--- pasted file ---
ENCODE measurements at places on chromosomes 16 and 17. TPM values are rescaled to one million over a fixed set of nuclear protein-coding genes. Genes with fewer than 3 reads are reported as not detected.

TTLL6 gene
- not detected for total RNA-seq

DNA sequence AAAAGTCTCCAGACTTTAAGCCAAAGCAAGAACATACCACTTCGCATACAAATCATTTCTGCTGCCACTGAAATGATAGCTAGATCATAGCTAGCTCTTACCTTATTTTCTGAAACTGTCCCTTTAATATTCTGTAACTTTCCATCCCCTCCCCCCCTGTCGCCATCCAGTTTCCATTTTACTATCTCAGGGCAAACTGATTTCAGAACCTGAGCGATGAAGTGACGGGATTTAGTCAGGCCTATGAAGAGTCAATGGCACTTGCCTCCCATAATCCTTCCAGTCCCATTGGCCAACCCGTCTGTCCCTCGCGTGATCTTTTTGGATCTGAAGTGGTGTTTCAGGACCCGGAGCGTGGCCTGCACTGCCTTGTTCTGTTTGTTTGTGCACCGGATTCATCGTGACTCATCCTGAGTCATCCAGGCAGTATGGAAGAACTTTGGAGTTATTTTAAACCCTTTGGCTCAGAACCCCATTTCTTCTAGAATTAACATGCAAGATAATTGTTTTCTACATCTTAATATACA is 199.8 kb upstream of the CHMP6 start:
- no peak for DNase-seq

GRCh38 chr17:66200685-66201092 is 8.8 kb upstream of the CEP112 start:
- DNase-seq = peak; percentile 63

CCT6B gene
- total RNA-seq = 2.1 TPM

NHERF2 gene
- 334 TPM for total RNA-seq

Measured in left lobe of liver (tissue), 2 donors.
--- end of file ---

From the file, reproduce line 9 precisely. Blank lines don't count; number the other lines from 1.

- total RNA-seq = 2.1 TPM